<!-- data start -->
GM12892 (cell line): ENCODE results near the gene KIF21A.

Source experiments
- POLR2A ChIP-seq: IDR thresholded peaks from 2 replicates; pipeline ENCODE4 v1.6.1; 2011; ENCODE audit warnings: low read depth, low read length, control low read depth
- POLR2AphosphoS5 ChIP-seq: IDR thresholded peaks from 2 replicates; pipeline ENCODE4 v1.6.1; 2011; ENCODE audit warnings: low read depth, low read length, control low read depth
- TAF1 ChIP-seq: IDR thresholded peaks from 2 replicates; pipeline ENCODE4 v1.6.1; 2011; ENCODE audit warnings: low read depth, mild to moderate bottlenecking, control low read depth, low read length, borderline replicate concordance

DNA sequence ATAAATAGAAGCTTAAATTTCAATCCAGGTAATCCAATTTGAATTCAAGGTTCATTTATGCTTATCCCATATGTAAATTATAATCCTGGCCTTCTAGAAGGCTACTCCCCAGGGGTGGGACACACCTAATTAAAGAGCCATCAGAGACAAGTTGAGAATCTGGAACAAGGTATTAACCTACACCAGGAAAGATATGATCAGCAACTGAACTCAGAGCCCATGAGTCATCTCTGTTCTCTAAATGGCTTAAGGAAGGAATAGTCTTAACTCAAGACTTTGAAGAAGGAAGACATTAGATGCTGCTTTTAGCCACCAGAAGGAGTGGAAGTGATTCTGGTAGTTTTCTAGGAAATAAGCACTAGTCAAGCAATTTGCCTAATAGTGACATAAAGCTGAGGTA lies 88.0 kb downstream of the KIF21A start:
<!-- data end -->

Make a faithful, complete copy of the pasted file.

GM12892 (cell line): ENCODE results near the gene KIF21A.

Source experiments
- POLR2A ChIP-seq: IDR thresholded peaks from 2 replicates; pipeline ENCODE4 v1.6.1; 2011; ENCODE audit warnings: low read depth, low read length, control low read depth
- POLR2AphosphoS5 ChIP-seq: IDR thresholded peaks from 2 replicates; pipeline ENCODE4 v1.6.1; 2011; ENCODE audit warnings: low read depth, low read length, control low read depth
- TAF1 ChIP-seq: IDR thresholded peaks from 2 replicates; pipeline ENCODE4 v1.6.1; 2011; ENCODE audit warnings: low read depth, mild to moderate bottlenecking, control low read depth, low read length, borderline replicate concordance

DNA sequence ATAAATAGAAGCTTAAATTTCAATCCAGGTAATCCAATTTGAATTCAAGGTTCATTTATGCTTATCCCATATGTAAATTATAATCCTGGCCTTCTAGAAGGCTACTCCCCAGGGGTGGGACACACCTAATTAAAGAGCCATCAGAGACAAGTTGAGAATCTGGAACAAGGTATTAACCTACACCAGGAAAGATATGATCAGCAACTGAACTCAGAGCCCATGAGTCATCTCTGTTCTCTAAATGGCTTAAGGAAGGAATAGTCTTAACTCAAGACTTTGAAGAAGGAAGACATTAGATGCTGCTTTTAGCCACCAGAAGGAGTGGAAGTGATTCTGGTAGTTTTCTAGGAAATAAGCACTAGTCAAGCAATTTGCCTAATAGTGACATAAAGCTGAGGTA lies 88.0 kb downstream of the KIF21A start: